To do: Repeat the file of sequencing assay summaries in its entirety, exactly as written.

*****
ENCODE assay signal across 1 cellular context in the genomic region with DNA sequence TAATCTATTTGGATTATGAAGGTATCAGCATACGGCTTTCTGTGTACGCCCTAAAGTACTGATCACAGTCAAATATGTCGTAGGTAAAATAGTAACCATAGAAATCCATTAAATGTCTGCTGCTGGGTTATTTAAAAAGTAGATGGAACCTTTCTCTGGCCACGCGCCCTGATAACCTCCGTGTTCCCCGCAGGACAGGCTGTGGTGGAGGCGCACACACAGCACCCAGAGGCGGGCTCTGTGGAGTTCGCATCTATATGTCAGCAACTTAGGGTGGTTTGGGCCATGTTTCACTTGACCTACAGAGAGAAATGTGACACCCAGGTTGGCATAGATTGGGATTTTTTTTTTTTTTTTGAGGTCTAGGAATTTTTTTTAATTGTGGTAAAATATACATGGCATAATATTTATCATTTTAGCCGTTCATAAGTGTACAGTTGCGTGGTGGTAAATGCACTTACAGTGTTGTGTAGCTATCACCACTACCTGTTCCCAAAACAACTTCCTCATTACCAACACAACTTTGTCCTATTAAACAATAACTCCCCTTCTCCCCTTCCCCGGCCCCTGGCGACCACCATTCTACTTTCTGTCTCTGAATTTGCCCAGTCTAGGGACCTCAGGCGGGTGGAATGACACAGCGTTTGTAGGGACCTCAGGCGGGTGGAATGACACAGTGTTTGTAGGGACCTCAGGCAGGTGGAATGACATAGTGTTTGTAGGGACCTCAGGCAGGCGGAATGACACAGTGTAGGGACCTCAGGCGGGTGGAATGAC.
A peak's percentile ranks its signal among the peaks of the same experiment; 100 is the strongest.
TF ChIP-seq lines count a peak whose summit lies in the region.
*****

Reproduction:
ENCODE assay signal across 1 cellular context in the genomic region with DNA sequence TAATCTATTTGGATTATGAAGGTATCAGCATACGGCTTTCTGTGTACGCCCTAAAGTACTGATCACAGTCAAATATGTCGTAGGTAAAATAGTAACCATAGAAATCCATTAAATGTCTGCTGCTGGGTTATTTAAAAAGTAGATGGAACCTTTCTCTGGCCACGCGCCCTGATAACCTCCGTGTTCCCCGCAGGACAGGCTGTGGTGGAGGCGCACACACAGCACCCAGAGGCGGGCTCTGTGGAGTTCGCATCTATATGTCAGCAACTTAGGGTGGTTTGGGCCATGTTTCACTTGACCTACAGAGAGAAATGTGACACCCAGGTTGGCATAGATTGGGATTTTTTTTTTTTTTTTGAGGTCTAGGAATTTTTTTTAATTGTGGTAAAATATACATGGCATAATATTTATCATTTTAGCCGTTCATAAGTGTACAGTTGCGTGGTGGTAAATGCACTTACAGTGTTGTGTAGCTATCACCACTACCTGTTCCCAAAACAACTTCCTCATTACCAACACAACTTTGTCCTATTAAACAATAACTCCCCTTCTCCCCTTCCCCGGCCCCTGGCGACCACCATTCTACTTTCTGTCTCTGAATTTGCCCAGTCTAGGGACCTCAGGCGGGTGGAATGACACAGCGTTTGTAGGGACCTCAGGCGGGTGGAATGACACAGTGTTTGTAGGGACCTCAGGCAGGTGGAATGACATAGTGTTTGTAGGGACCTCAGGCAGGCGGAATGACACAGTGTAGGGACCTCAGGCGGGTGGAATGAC.
A peak's percentile ranks its signal among the peaks of the same experiment; 100 is the strongest.
TF ChIP-seq lines count a peak whose summit lies in the region.